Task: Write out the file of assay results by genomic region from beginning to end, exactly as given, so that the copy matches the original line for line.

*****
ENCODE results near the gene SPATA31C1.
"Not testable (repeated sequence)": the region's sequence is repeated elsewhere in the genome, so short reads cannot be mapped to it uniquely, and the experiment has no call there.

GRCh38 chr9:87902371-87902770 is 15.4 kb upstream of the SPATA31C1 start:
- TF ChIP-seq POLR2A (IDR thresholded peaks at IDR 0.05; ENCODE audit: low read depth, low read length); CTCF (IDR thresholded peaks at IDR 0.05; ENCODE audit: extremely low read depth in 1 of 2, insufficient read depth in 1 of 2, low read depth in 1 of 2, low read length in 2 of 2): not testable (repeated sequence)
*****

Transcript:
ENCODE results near the gene SPATA31C1.
"Not testable (repeated sequence)": the region's sequence is repeated elsewhere in the genome, so short reads cannot be mapped to it uniquely, and the experiment has no call there.

GRCh38 chr9:87902371-87902770 is 15.4 kb upstream of the SPATA31C1 start:
- TF ChIP-seq POLR2A (IDR thresholded peaks at IDR 0.05; ENCODE audit: low read depth, low read length); CTCF (IDR thresholded peaks at IDR 0.05; ENCODE audit: extremely low read depth in 1 of 2, insufficient read depth in 1 of 2, low read depth in 1 of 2, low read length in 2 of 2): not testable (repeated sequence)